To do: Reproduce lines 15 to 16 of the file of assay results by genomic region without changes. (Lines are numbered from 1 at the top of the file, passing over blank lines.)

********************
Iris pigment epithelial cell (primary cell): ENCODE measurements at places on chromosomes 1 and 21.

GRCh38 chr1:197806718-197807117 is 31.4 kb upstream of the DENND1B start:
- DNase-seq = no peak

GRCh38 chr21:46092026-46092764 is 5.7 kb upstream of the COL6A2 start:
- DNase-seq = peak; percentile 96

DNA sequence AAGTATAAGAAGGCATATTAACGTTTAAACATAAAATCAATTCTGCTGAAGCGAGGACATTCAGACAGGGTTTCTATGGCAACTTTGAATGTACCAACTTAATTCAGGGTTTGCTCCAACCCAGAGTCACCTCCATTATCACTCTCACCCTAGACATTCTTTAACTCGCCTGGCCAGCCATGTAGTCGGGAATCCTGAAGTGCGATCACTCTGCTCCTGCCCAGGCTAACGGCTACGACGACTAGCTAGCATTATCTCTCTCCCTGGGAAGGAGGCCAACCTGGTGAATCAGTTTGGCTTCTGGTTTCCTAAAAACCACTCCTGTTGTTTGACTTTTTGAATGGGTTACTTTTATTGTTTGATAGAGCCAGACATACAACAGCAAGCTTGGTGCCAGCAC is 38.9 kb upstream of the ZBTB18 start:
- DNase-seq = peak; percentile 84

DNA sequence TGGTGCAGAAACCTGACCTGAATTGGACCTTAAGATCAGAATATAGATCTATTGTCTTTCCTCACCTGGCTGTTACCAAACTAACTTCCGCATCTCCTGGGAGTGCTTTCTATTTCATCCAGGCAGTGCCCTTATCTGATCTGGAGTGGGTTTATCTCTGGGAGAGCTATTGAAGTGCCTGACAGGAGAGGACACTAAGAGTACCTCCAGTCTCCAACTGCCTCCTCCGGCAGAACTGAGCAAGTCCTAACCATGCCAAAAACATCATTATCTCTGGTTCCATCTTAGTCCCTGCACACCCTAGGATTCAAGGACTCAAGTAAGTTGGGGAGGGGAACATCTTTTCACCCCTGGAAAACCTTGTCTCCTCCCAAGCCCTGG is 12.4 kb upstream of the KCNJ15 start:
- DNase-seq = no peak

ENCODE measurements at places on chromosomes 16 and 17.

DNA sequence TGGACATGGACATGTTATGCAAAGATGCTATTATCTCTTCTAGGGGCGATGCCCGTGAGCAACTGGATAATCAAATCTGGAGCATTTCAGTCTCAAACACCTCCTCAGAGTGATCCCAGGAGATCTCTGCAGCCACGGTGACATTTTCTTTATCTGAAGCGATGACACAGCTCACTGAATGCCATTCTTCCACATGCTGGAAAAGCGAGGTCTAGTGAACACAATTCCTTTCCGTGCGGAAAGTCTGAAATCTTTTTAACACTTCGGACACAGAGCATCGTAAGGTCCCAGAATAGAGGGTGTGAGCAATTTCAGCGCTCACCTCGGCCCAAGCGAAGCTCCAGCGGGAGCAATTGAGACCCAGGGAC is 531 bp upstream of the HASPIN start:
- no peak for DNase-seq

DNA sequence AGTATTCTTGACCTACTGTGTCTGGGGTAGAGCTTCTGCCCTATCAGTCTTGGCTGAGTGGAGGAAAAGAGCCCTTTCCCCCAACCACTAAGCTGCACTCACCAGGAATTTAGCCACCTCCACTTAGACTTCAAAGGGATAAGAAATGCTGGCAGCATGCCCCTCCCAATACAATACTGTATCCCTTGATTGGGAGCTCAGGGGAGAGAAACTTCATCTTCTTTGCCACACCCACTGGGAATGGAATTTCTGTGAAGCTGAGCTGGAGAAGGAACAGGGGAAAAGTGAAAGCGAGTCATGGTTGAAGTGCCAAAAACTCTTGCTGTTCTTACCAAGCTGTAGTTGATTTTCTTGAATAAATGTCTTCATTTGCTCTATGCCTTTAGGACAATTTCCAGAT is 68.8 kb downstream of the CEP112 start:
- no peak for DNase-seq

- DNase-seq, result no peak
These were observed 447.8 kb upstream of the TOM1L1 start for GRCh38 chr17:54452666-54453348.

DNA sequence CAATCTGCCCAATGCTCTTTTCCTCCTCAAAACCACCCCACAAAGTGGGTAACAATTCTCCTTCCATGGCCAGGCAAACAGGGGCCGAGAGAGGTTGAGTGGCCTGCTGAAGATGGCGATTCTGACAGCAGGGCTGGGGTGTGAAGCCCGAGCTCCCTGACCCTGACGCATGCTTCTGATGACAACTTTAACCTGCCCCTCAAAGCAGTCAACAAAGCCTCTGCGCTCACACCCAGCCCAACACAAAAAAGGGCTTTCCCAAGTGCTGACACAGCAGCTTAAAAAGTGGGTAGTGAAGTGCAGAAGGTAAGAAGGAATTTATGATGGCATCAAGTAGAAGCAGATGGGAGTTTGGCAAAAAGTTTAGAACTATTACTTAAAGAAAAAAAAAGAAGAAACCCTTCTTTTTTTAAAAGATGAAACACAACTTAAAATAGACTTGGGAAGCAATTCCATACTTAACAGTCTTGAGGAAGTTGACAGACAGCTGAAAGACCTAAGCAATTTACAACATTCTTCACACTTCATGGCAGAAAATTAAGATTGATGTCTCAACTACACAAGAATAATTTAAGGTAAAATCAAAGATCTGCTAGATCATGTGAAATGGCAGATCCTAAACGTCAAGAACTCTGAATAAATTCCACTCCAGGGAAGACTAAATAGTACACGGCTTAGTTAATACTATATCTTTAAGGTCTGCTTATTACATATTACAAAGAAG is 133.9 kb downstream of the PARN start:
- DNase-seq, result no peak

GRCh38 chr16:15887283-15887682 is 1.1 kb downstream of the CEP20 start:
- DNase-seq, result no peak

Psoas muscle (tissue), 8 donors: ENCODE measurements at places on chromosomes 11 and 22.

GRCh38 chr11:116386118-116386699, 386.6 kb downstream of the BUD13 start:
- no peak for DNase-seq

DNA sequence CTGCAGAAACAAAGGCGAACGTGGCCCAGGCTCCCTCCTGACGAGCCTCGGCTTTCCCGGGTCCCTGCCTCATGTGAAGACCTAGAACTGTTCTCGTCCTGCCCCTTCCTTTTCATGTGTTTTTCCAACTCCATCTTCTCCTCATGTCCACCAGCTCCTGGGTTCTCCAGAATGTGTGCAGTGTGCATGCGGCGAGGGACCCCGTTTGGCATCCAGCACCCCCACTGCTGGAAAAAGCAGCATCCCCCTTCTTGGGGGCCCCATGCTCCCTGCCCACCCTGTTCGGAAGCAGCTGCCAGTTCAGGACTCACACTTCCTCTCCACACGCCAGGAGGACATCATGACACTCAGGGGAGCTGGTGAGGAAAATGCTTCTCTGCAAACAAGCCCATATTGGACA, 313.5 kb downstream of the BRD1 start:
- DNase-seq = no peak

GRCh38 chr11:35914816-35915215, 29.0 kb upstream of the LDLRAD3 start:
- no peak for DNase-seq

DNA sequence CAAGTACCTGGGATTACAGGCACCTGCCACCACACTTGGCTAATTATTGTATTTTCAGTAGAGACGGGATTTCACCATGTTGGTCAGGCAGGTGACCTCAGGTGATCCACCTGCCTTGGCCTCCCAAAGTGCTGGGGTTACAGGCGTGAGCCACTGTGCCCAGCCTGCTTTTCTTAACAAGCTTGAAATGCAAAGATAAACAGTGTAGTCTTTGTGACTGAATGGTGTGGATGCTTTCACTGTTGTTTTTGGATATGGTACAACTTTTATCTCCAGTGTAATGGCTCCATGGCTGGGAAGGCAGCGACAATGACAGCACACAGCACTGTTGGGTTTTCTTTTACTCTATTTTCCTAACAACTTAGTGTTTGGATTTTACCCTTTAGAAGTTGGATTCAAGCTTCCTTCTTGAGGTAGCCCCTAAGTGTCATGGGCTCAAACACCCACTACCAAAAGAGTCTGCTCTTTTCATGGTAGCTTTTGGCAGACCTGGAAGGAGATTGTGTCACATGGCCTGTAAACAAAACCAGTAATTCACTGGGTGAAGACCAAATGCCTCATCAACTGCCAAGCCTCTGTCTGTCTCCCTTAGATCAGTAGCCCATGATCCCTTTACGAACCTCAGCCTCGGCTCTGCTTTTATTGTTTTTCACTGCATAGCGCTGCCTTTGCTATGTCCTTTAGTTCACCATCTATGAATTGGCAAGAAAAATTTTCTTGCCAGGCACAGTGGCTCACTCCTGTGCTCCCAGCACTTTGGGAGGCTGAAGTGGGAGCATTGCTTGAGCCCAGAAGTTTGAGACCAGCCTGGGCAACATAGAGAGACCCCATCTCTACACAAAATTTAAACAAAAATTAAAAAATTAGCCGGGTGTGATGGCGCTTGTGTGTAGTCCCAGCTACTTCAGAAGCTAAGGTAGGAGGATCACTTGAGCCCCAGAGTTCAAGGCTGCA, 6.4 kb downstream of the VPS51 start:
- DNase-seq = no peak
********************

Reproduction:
- DNase-seq, result no peak
These were observed 447.8 kb upstream of the TOM1L1 start for GRCh38 chr17:54452666-54453348.